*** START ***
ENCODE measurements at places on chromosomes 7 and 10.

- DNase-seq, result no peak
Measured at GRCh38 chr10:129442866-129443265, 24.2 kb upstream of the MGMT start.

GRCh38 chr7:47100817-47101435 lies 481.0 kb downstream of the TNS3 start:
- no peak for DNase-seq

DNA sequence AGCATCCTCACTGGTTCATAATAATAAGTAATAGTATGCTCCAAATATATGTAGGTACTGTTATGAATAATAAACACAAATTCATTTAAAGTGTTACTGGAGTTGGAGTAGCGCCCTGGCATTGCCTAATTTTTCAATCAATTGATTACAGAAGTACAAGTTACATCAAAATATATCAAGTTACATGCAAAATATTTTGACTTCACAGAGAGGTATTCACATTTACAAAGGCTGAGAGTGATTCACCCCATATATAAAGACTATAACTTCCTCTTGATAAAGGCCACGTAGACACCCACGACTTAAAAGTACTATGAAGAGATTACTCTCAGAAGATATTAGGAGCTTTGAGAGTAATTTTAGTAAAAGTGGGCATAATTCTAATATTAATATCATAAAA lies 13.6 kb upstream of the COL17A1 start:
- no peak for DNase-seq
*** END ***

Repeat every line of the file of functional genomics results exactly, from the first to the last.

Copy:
ENCODE measurements at places on chromosomes 7 and 10.

- DNase-seq, result no peak
Measured at GRCh38 chr10:129442866-129443265, 24.2 kb upstream of the MGMT start.

GRCh38 chr7:47100817-47101435 lies 481.0 kb downstream of the TNS3 start:
- no peak for DNase-seq

DNA sequence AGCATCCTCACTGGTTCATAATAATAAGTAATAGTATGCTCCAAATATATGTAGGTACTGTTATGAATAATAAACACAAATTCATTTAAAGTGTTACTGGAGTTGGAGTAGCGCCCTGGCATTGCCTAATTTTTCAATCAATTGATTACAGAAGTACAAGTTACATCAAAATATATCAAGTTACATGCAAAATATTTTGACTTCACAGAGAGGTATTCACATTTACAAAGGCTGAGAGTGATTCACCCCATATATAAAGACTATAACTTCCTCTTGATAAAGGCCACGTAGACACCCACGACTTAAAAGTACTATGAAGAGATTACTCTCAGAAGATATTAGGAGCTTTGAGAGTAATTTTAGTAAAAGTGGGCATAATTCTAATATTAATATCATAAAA lies 13.6 kb upstream of the COL17A1 start:
- no peak for DNase-seq